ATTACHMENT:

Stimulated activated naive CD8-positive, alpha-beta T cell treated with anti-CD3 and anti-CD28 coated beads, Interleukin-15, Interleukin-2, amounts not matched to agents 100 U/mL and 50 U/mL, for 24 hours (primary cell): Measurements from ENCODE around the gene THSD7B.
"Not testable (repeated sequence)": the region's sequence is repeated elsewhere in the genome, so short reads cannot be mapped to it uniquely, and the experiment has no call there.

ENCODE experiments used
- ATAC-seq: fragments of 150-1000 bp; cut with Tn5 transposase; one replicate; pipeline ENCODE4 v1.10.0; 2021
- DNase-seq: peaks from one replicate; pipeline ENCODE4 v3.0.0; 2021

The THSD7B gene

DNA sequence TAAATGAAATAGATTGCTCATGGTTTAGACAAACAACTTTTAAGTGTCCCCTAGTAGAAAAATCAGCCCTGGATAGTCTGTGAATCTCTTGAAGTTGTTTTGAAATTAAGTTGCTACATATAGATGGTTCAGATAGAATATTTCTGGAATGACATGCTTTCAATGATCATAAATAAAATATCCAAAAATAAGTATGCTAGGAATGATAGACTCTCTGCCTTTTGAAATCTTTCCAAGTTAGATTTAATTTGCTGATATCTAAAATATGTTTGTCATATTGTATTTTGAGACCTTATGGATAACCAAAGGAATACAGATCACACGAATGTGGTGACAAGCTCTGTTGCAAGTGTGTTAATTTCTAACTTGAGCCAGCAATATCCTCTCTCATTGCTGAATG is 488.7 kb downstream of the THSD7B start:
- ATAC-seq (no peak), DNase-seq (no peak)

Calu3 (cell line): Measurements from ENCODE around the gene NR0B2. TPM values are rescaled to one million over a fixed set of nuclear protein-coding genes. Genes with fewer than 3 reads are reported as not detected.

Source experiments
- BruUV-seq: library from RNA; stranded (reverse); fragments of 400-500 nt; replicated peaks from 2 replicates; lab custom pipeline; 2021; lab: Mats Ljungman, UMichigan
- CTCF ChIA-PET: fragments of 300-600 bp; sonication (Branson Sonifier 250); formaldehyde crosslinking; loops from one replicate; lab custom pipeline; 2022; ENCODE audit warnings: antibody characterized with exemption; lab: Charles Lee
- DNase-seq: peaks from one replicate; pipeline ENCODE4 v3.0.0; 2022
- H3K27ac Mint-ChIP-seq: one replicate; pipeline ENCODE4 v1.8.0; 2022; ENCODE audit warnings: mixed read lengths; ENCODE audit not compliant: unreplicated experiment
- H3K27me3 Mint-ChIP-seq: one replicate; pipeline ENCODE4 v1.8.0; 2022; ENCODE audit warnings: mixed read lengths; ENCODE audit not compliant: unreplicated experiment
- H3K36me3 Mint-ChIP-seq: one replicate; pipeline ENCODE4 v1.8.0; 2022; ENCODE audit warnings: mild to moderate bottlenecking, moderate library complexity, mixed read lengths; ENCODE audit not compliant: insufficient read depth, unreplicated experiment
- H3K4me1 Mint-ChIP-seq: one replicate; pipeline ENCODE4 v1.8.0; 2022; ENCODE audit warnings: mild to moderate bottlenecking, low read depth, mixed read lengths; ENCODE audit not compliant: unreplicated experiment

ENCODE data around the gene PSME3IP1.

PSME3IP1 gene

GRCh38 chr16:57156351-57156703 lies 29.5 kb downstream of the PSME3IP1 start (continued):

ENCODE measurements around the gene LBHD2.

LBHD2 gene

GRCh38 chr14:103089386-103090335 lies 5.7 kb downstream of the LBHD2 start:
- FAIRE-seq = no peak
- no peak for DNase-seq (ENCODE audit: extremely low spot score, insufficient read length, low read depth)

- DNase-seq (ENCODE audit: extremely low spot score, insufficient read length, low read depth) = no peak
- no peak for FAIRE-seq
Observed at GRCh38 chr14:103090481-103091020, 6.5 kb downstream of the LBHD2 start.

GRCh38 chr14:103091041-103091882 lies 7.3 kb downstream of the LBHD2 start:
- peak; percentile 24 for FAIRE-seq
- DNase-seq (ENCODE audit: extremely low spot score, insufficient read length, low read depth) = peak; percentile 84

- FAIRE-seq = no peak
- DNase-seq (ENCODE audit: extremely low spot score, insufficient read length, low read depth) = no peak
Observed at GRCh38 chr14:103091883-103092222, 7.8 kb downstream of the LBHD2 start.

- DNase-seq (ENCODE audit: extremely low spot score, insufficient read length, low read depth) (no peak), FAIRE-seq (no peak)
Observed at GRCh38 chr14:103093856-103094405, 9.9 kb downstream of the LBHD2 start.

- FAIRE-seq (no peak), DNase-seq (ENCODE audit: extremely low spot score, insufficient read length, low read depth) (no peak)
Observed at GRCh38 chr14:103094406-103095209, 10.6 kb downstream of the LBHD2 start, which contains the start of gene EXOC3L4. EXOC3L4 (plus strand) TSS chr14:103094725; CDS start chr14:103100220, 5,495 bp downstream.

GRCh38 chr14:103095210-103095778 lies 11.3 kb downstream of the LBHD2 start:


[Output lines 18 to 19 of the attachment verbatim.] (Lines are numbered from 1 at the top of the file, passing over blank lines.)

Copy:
ENCODE data around the gene PSME3IP1.

PSME3IP1 gene